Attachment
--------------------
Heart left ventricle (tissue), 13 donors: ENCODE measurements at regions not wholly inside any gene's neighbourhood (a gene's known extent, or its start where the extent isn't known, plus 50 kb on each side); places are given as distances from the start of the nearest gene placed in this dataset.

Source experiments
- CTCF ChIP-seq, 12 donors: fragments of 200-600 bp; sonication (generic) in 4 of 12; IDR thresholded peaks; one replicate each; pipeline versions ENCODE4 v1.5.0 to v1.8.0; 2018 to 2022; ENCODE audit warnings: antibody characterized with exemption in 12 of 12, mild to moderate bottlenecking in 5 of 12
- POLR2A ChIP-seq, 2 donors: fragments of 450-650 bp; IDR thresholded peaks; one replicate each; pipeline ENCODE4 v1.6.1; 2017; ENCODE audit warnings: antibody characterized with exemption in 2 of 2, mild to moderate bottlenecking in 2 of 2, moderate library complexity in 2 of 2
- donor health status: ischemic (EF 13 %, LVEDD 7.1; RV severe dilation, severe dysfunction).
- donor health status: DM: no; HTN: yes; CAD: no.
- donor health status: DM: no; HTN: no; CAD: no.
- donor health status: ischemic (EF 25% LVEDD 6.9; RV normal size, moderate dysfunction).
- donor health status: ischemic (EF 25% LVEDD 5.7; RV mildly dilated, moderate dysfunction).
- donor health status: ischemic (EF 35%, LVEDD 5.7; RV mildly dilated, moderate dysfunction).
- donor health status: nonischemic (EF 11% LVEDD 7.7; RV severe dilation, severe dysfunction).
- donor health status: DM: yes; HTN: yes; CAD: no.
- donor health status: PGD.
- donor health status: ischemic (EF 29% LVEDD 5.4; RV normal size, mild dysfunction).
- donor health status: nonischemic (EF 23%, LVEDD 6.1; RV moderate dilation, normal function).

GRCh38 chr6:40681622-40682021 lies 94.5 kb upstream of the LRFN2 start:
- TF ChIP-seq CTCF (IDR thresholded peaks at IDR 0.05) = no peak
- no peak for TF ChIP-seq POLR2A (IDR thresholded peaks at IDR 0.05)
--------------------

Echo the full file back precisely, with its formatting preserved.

Heart left ventricle (tissue), 13 donors: ENCODE measurements at regions not wholly inside any gene's neighbourhood (a gene's known extent, or its start where the extent isn't known, plus 50 kb on each side); places are given as distances from the start of the nearest gene placed in this dataset.

Source experiments
- CTCF ChIP-seq, 12 donors: fragments of 200-600 bp; sonication (generic) in 4 of 12; IDR thresholded peaks; one replicate each; pipeline versions ENCODE4 v1.5.0 to v1.8.0; 2018 to 2022; ENCODE audit warnings: antibody characterized with exemption in 12 of 12, mild to moderate bottlenecking in 5 of 12
- POLR2A ChIP-seq, 2 donors: fragments of 450-650 bp; IDR thresholded peaks; one replicate each; pipeline ENCODE4 v1.6.1; 2017; ENCODE audit warnings: antibody characterized with exemption in 2 of 2, mild to moderate bottlenecking in 2 of 2, moderate library complexity in 2 of 2
- donor health status: ischemic (EF 13 %, LVEDD 7.1; RV severe dilation, severe dysfunction).
- donor health status: DM: no; HTN: yes; CAD: no.
- donor health status: DM: no; HTN: no; CAD: no.
- donor health status: ischemic (EF 25% LVEDD 6.9; RV normal size, moderate dysfunction).
- donor health status: ischemic (EF 25% LVEDD 5.7; RV mildly dilated, moderate dysfunction).
- donor health status: ischemic (EF 35%, LVEDD 5.7; RV mildly dilated, moderate dysfunction).
- donor health status: nonischemic (EF 11% LVEDD 7.7; RV severe dilation, severe dysfunction).
- donor health status: DM: yes; HTN: yes; CAD: no.
- donor health status: PGD.
- donor health status: ischemic (EF 29% LVEDD 5.4; RV normal size, mild dysfunction).
- donor health status: nonischemic (EF 23%, LVEDD 6.1; RV moderate dilation, normal function).

GRCh38 chr6:40681622-40682021 lies 94.5 kb upstream of the LRFN2 start:
- TF ChIP-seq CTCF (IDR thresholded peaks at IDR 0.05) = no peak
- no peak for TF ChIP-seq POLR2A (IDR thresholded peaks at IDR 0.05)